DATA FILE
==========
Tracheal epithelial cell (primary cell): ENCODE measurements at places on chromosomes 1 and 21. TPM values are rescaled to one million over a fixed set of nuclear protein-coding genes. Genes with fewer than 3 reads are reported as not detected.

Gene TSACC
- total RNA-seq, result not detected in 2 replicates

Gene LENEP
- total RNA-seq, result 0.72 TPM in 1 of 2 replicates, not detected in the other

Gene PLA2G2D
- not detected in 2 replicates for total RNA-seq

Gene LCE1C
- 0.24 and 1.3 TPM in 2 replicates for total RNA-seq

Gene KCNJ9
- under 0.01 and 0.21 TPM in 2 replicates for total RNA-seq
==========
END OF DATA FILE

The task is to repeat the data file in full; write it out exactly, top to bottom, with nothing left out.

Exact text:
Tracheal epithelial cell (primary cell): ENCODE measurements at places on chromosomes 1 and 21. TPM values are rescaled to one million over a fixed set of nuclear protein-coding genes. Genes with fewer than 3 reads are reported as not detected.

Gene TSACC
- total RNA-seq, result not detected in 2 replicates

Gene LENEP
- total RNA-seq, result 0.72 TPM in 1 of 2 replicates, not detected in the other

Gene PLA2G2D
- not detected in 2 replicates for total RNA-seq

Gene LCE1C
- 0.24 and 1.3 TPM in 2 replicates for total RNA-seq

Gene KCNJ9
- under 0.01 and 0.21 TPM in 2 replicates for total RNA-seq